University Department of Public Safety officers begin bike patrols

Sunday, July 15, 2012

Starting this weekend, five Southeast Missouri State University Department of Public Safety officers are pedaling while patrolling the campus.

Department director Doug Richards said the new bicycle patrols will be in addition to the patrols on campus done by officers on foot and using cars.

Officers who will ride bicycles during the patrols -- which will be limited to day and evening shifts in the fall, spring and summer -- are already avid cyclists, Richards said, and actually conceived the idea of adding the patrols to the campus.

Officer Barry Meadows said he and the other four officers who will conduct the patrols believe bicycles will make campus police more approachable to students.

"We thought it would be a great way to get out and get closer to our kids," he said. "When we are in cars, they seem to be less likely to come up to us, and a lot of the time we could give them opportunities to learn more about campus and what's going on."

Many universities with bicycle patrols, such as the University of Missouri-Columbia, report that the presence of officers on bicycles help keep campus crime down and foster a friendly relationship between students and campus security. Southeast officers have been working with the University of Missouri-Columbia on training for the patrols. Meadows and officer Bryan McCain will travel to Columbia on Monday to learn riding techniques such as going up and down stairs and jumping curbs.

More access

Richards said the advantages to using the patrols will include the ability of officers to expand their patrol areas to spaces next to buildings and passages that aren't large enough to patrol with cars. Officers will be able to cover larger areas in less time and response time to some incidents could be reduced because of the way the officers can access more areas of campus.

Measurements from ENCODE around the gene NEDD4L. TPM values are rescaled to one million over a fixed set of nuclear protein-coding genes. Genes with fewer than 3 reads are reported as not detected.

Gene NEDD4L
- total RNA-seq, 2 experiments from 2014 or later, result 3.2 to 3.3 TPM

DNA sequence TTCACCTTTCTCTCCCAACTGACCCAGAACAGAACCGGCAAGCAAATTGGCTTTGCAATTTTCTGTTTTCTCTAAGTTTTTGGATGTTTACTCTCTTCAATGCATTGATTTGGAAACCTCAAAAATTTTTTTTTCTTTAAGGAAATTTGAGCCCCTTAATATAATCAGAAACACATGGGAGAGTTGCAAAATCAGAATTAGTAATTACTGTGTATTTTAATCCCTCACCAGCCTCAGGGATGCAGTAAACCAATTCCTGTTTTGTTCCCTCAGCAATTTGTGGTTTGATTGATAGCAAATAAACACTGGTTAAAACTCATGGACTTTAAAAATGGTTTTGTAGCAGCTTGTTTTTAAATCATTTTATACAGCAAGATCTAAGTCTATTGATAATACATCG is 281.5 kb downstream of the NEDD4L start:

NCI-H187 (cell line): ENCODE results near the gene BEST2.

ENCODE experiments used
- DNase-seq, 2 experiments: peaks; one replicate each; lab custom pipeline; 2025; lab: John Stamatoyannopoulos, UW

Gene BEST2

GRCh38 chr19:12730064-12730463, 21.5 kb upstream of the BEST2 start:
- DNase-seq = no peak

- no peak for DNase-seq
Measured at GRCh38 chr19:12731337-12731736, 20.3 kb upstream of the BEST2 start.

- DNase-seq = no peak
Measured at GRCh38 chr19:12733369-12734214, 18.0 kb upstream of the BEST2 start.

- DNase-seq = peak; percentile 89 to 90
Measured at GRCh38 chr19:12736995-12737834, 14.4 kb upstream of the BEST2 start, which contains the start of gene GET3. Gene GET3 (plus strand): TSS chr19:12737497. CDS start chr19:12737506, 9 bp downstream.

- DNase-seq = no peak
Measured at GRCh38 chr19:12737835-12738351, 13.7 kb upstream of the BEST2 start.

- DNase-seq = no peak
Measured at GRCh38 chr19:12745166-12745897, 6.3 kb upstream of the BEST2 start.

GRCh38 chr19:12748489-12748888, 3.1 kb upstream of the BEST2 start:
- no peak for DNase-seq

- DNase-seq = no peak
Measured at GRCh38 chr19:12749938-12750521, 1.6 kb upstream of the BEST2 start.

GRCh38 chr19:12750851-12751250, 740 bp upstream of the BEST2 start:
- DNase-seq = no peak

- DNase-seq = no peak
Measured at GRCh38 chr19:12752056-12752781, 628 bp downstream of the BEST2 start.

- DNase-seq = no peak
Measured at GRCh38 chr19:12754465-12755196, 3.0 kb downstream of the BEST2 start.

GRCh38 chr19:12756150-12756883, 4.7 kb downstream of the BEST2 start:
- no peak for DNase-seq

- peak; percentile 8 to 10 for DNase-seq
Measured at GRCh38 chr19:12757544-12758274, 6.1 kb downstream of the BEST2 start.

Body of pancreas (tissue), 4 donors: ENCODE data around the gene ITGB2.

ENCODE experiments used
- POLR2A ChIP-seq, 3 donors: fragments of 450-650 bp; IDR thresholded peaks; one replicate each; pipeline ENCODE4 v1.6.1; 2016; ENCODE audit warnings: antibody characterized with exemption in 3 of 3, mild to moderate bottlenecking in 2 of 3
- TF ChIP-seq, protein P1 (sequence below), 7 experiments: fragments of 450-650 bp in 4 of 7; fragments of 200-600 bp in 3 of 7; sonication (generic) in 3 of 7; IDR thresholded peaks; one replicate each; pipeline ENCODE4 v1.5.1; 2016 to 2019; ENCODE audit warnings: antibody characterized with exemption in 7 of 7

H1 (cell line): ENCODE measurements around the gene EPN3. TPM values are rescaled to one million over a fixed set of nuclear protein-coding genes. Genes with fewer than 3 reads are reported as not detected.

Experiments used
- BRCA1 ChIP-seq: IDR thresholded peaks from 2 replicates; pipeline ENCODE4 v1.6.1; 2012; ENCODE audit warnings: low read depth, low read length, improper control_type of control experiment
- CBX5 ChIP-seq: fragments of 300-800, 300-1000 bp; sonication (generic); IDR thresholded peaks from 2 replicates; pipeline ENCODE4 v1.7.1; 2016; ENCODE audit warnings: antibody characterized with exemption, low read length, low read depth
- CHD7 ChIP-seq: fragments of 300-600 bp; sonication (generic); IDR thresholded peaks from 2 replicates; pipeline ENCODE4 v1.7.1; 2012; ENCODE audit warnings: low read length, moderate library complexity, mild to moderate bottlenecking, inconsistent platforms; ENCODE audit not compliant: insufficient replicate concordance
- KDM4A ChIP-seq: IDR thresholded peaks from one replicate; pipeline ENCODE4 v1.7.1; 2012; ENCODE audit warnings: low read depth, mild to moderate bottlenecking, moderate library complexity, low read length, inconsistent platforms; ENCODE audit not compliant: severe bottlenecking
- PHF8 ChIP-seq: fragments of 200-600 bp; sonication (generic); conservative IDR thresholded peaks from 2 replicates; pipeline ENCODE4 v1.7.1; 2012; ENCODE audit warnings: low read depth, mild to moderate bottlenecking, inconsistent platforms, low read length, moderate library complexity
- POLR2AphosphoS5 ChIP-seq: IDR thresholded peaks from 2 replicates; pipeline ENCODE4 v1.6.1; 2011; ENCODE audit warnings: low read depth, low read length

Officers will also be able to use the bicycles to more easily patrol and conduct crowd control at parades, sporting events and other large-scale campus events, such as residence hall move-in days, which Meadows said due to excessive traffic can sometimes be "a nightmare" for officers in patrol cars.

Southeast's hilly campus may not be as conducive to bicycle patrols as some campuses, but Meadows said the officers who will do the patrols are in good physical shape and have already been practicing riding the landscape.

"We are actually really looking forward to doing it some more. I actually think a whole other aspect of it is that it promotes fitness," he said.

Using bicycles may also save the department some money by reducing wear and tear on patrol cars, according to Richards.

Officers will wear helmets and shirts that identify them as university police, according to a news release.

Two bicycles specially equipped for police use no longer needed by the Cape Girardeau Police Department were donated to the department of public safety for its officers.

eragan@semissourian.com

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